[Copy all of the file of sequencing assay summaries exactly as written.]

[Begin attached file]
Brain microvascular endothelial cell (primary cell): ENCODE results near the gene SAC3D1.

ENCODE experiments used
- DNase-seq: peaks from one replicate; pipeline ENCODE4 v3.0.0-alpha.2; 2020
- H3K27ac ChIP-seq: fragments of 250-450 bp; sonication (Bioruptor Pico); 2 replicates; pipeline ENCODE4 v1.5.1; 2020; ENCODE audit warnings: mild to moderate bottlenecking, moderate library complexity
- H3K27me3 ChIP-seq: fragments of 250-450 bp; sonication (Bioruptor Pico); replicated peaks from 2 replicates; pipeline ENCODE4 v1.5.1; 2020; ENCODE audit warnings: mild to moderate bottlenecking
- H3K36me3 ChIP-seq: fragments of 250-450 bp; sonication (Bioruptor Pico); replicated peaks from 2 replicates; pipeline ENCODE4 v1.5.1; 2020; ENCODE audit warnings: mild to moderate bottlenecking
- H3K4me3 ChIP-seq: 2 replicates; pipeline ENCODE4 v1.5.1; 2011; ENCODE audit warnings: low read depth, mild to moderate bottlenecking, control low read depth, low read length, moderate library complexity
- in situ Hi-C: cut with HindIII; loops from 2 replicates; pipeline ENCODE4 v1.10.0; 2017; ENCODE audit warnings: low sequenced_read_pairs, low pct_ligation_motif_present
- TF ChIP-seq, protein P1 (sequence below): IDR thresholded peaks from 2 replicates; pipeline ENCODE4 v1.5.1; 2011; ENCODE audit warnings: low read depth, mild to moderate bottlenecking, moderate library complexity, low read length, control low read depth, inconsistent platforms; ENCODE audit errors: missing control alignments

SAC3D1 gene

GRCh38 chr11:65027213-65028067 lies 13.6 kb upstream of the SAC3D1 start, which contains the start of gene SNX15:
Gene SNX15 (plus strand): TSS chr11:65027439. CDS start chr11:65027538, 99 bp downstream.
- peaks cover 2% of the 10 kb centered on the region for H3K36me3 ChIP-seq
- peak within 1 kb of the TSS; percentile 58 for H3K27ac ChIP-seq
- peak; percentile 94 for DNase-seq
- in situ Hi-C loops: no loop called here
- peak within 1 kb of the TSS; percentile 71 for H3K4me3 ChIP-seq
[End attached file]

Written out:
Brain microvascular endothelial cell (primary cell): ENCODE results near the gene SAC3D1.

ENCODE experiments used
- DNase-seq: peaks from one replicate; pipeline ENCODE4 v3.0.0-alpha.2; 2020
- H3K27ac ChIP-seq: fragments of 250-450 bp; sonication (Bioruptor Pico); 2 replicates; pipeline ENCODE4 v1.5.1; 2020; ENCODE audit warnings: mild to moderate bottlenecking, moderate library complexity
- H3K27me3 ChIP-seq: fragments of 250-450 bp; sonication (Bioruptor Pico); replicated peaks from 2 replicates; pipeline ENCODE4 v1.5.1; 2020; ENCODE audit warnings: mild to moderate bottlenecking
- H3K36me3 ChIP-seq: fragments of 250-450 bp; sonication (Bioruptor Pico); replicated peaks from 2 replicates; pipeline ENCODE4 v1.5.1; 2020; ENCODE audit warnings: mild to moderate bottlenecking
- H3K4me3 ChIP-seq: 2 replicates; pipeline ENCODE4 v1.5.1; 2011; ENCODE audit warnings: low read depth, mild to moderate bottlenecking, control low read depth, low read length, moderate library complexity
- in situ Hi-C: cut with HindIII; loops from 2 replicates; pipeline ENCODE4 v1.10.0; 2017; ENCODE audit warnings: low sequenced_read_pairs, low pct_ligation_motif_present
- TF ChIP-seq, protein P1 (sequence below): IDR thresholded peaks from 2 replicates; pipeline ENCODE4 v1.5.1; 2011; ENCODE audit warnings: low read depth, mild to moderate bottlenecking, moderate library complexity, low read length, control low read depth, inconsistent platforms; ENCODE audit errors: missing control alignments

SAC3D1 gene

GRCh38 chr11:65027213-65028067 lies 13.6 kb upstream of the SAC3D1 start, which contains the start of gene SNX15:
Gene SNX15 (plus strand): TSS chr11:65027439. CDS start chr11:65027538, 99 bp downstream.
- peaks cover 2% of the 10 kb centered on the region for H3K36me3 ChIP-seq
- peak within 1 kb of the TSS; percentile 58 for H3K27ac ChIP-seq
- peak; percentile 94 for DNase-seq
- in situ Hi-C loops: no loop called here
- peak within 1 kb of the TSS; percentile 71 for H3K4me3 ChIP-seq